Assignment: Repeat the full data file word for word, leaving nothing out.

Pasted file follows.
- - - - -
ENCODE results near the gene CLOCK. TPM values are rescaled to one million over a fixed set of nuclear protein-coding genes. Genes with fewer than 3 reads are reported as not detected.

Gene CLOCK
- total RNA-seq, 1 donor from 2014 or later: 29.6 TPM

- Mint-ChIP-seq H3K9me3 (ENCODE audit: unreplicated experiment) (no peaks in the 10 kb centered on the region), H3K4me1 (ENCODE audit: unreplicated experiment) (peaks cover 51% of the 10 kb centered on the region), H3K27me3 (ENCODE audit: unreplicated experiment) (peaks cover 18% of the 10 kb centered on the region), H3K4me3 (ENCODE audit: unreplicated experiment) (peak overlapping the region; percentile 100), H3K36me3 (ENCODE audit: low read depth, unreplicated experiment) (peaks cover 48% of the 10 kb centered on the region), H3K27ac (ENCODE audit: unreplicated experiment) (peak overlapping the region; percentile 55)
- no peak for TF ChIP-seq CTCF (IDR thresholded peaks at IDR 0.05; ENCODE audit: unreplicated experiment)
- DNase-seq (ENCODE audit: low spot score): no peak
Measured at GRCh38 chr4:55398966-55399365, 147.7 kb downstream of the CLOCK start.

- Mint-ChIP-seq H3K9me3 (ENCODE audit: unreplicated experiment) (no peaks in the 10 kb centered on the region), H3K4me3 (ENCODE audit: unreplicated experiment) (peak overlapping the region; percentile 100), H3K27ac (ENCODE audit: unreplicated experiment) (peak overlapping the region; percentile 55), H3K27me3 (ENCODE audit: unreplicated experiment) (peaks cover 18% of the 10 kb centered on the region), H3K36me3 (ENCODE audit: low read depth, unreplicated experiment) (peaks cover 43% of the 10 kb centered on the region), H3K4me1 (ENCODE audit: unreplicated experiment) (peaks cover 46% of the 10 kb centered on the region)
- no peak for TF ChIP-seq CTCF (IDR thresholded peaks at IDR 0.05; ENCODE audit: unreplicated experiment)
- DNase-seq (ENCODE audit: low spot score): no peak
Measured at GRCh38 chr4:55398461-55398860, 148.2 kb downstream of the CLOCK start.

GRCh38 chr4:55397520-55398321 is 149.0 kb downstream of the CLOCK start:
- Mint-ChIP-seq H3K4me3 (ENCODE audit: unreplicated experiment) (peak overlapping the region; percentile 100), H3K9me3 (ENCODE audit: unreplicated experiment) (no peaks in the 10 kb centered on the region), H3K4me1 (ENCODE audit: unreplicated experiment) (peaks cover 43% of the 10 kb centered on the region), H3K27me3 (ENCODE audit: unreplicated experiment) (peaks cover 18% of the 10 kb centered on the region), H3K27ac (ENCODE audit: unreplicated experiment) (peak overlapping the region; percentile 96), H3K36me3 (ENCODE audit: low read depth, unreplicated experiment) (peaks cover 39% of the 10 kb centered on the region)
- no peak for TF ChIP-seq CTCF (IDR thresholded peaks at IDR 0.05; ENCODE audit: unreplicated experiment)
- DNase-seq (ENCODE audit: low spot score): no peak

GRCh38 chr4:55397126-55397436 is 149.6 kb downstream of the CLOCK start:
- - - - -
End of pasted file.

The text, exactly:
ENCODE results near the gene CLOCK. TPM values are rescaled to one million over a fixed set of nuclear protein-coding genes. Genes with fewer than 3 reads are reported as not detected.

Gene CLOCK
- total RNA-seq, 1 donor from 2014 or later: 29.6 TPM

- Mint-ChIP-seq H3K9me3 (ENCODE audit: unreplicated experiment) (no peaks in the 10 kb centered on the region), H3K4me1 (ENCODE audit: unreplicated experiment) (peaks cover 51% of the 10 kb centered on the region), H3K27me3 (ENCODE audit: unreplicated experiment) (peaks cover 18% of the 10 kb centered on the region), H3K4me3 (ENCODE audit: unreplicated experiment) (peak overlapping the region; percentile 100), H3K36me3 (ENCODE audit: low read depth, unreplicated experiment) (peaks cover 48% of the 10 kb centered on the region), H3K27ac (ENCODE audit: unreplicated experiment) (peak overlapping the region; percentile 55)
- no peak for TF ChIP-seq CTCF (IDR thresholded peaks at IDR 0.05; ENCODE audit: unreplicated experiment)
- DNase-seq (ENCODE audit: low spot score): no peak
Measured at GRCh38 chr4:55398966-55399365, 147.7 kb downstream of the CLOCK start.

- Mint-ChIP-seq H3K9me3 (ENCODE audit: unreplicated experiment) (no peaks in the 10 kb centered on the region), H3K4me3 (ENCODE audit: unreplicated experiment) (peak overlapping the region; percentile 100), H3K27ac (ENCODE audit: unreplicated experiment) (peak overlapping the region; percentile 55), H3K27me3 (ENCODE audit: unreplicated experiment) (peaks cover 18% of the 10 kb centered on the region), H3K36me3 (ENCODE audit: low read depth, unreplicated experiment) (peaks cover 43% of the 10 kb centered on the region), H3K4me1 (ENCODE audit: unreplicated experiment) (peaks cover 46% of the 10 kb centered on the region)
- no peak for TF ChIP-seq CTCF (IDR thresholded peaks at IDR 0.05; ENCODE audit: unreplicated experiment)
- DNase-seq (ENCODE audit: low spot score): no peak
Measured at GRCh38 chr4:55398461-55398860, 148.2 kb downstream of the CLOCK start.

GRCh38 chr4:55397520-55398321 is 149.0 kb downstream of the CLOCK start:
- Mint-ChIP-seq H3K4me3 (ENCODE audit: unreplicated experiment) (peak overlapping the region; percentile 100), H3K9me3 (ENCODE audit: unreplicated experiment) (no peaks in the 10 kb centered on the region), H3K4me1 (ENCODE audit: unreplicated experiment) (peaks cover 43% of the 10 kb centered on the region), H3K27me3 (ENCODE audit: unreplicated experiment) (peaks cover 18% of the 10 kb centered on the region), H3K27ac (ENCODE audit: unreplicated experiment) (peak overlapping the region; percentile 96), H3K36me3 (ENCODE audit: low read depth, unreplicated experiment) (peaks cover 39% of the 10 kb centered on the region)
- no peak for TF ChIP-seq CTCF (IDR thresholded peaks at IDR 0.05; ENCODE audit: unreplicated experiment)
- DNase-seq (ENCODE audit: low spot score): no peak

GRCh38 chr4:55397126-55397436 is 149.6 kb downstream of the CLOCK start: